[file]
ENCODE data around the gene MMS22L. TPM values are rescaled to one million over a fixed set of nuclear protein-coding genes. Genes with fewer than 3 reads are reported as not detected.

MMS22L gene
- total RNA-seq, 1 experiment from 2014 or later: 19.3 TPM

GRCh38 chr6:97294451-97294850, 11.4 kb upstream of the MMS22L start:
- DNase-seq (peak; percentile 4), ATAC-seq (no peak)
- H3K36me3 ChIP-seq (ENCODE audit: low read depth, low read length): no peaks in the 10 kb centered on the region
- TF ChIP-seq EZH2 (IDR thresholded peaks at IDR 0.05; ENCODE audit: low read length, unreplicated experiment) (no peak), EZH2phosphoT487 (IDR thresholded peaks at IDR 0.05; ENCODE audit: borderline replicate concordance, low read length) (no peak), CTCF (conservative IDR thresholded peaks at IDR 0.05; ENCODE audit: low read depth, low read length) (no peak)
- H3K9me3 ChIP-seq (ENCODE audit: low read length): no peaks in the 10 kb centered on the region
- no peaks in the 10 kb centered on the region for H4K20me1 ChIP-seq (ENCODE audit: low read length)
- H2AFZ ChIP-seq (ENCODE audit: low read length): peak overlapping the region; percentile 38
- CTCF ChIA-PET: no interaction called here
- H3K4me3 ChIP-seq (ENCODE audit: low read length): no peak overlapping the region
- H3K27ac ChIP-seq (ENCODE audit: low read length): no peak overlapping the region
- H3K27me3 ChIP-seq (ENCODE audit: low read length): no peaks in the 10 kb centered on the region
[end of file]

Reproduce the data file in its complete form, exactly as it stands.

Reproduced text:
ENCODE data around the gene MMS22L. TPM values are rescaled to one million over a fixed set of nuclear protein-coding genes. Genes with fewer than 3 reads are reported as not detected.

MMS22L gene
- total RNA-seq, 1 experiment from 2014 or later: 19.3 TPM

GRCh38 chr6:97294451-97294850, 11.4 kb upstream of the MMS22L start:
- DNase-seq (peak; percentile 4), ATAC-seq (no peak)
- H3K36me3 ChIP-seq (ENCODE audit: low read depth, low read length): no peaks in the 10 kb centered on the region
- TF ChIP-seq EZH2 (IDR thresholded peaks at IDR 0.05; ENCODE audit: low read length, unreplicated experiment) (no peak), EZH2phosphoT487 (IDR thresholded peaks at IDR 0.05; ENCODE audit: borderline replicate concordance, low read length) (no peak), CTCF (conservative IDR thresholded peaks at IDR 0.05; ENCODE audit: low read depth, low read length) (no peak)
- H3K9me3 ChIP-seq (ENCODE audit: low read length): no peaks in the 10 kb centered on the region
- no peaks in the 10 kb centered on the region for H4K20me1 ChIP-seq (ENCODE audit: low read length)
- H2AFZ ChIP-seq (ENCODE audit: low read length): peak overlapping the region; percentile 38
- CTCF ChIA-PET: no interaction called here
- H3K4me3 ChIP-seq (ENCODE audit: low read length): no peak overlapping the region
- H3K27ac ChIP-seq (ENCODE audit: low read length): no peak overlapping the region
- H3K27me3 ChIP-seq (ENCODE audit: low read length): no peaks in the 10 kb centered on the region